PARIS — Quashing recent speculation of a softening in Germany’s hard-line stance on the euro, Chancellor Angela Merkel repeated on Thursday her firm opposition either to bonds issued jointly by the euro zone countries or to an expansion of the role of the European Central Bank as quick responses to the sovereign debt crisis.
“Nothing has changed in my position,” she said at a news conference with Prime Minister Mario Monti of Italy and the French president, Nicolas Sarkozy, in Strasbourg, in eastern France.
But with signs of spreading contagion — a weak bond sale on Wednesday in Germany that lifted rates there, rates on sovereign debt rising to unsustainable levels in Italy and Spain, and interbank lending in Europe beginning to dry up — questions remained about just how long Germany can resist the persistent calls for action.
The German newspaper Bild reported Thursday that the Merkel government was inching toward accepting so-called euro bonds, at least in some form, even if the public stance remained against them, and that some of her party said there could be a trade-off for treaty changes. “We aren’t saying never,” Norbert Barthle, a legislator from her coalition, told journalists. “We’re just saying no euro bonds under the current conditions.”
That could be some time. France and Germany say euro bonds will make sense only down the road, when there is more convergence and growth, and when Paris and Berlin will not be on the hook for all the other weaker economies. France, however, wants to use the European Central Bank more aggressively to backstop vulnerable euro zone economies while they reform themselves.
AT&T said it would take a $4 billion charge in case its takeover of T-Mobile USA fails, a tacit recognition of the dwindling chances that the deal will get through U.S. regulators who say it would destroy jobs and curb competition.
The U.S. telecommunications group and T-Mobile owner Deutsche Telekom, said they would continue to pursue anti-trust approval for the $39 billion takeover from the U.S. Department of Justice, but withdrew applications to the industry regulator, for now at least.
“AT&T Inc and Deutsche Telekom AG are continuing to pursue the sale of Deutsche Telekom’s U.S. wireless assets to AT&T,” they said in a statement on Thursday, the Thanksgiving Day holiday in the United States.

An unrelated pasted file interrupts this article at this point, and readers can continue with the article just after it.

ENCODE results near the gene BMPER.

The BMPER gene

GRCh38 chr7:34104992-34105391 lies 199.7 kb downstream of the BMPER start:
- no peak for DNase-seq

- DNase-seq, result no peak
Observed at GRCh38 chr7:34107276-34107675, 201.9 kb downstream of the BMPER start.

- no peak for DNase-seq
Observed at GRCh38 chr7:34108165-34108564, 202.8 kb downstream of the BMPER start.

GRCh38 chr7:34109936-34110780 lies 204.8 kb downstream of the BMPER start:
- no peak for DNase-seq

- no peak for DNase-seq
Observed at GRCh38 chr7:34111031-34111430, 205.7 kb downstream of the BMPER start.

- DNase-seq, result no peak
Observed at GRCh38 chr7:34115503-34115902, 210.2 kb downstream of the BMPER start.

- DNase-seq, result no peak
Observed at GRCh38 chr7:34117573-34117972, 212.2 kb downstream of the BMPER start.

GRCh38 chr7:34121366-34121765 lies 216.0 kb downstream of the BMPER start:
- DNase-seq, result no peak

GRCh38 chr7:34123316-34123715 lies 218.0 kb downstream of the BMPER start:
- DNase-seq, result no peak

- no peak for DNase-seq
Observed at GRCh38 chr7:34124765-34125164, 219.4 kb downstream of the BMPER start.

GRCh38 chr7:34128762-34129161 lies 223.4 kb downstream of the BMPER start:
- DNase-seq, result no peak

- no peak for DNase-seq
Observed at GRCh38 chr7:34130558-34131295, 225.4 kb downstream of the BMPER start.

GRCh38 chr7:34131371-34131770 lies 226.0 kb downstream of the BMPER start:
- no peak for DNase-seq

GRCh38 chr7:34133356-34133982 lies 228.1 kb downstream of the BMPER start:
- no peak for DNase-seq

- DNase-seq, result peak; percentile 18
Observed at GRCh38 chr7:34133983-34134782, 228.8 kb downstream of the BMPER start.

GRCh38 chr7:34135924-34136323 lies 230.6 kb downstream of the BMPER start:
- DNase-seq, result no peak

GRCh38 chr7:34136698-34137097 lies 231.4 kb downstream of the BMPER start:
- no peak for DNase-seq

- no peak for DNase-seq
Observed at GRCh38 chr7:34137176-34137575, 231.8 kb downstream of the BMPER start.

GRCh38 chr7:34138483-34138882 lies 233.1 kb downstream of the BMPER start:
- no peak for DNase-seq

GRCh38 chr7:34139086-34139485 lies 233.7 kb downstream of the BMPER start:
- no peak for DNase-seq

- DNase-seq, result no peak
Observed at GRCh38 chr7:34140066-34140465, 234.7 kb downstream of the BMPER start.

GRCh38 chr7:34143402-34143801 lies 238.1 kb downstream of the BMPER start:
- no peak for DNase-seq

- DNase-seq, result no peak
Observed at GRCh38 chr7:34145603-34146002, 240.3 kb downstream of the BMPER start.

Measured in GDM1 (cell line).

The $4 billion sum includes $3 billion in cash and a book value of $1 billion for spectrum access.
Both the DOJ and telecoms watchdog the U.S. Federal Communications Commission oppose the deal, which would reduce the number of national mobile carriers to three.
ONE can almost hear the gates clanging: one after the other the sources of funding for Europe’s banks are being shut. It is a result of the highly visible run on Europe’s government bond markets, which today reached the heart of the euro zone: an auction of new German bonds failed to generate enough demand for the full amount, causing a drop in bond prices (and prompting the Bundesbank to buy 39% of the bonds offered, according to Reuters).
Now another run—more hidden, but potentially more dangerous—is taking place: on the continents’ banks. People are not yet queuing up in front of bank branches (except in Latvia’s capital Riga where savers today were trying to withdraw money from Krajbanka, a mid-sized bank, pictured). But billions of euros are flooding out of Europe’s banking system through bond and money markets.
At best, the result may be a credit crunch that leaves businesses unable to get loans and invest. At worst, some banks may fail—and trigger real bank runs in countries whose shaky public finances have left them ill equipped to prop up their financial institutions.
Microsoft Corp. (MSFT), the largest software company, has signed an agreement that lets it take a closer look at Yahoo! Inc.’s financial information to help it consider financing a bid, a person briefed on the matter said.
Yahoo’s advisers asked that bids be submitted next week, said two other people, who asked not to be identified because the talks are private. Bidders are likely to offer to buy only a minority stake in Yahoo, as they haven’t arranged financing for a full takeover, the people said. Microsoft may help finance a bid and not try to buy Yahoo outright, two people said.
Private-equity firms TPG Capital and Silver Lake also signed non-disclosure agreements to help size up a possible bid for Sunnyvale, California-based Yahoo, people close to the companies have said. Microsoft would join other investors to safeguard its Web-search partnership with Yahoo and bridge any financing gap a buyout would require, people have said.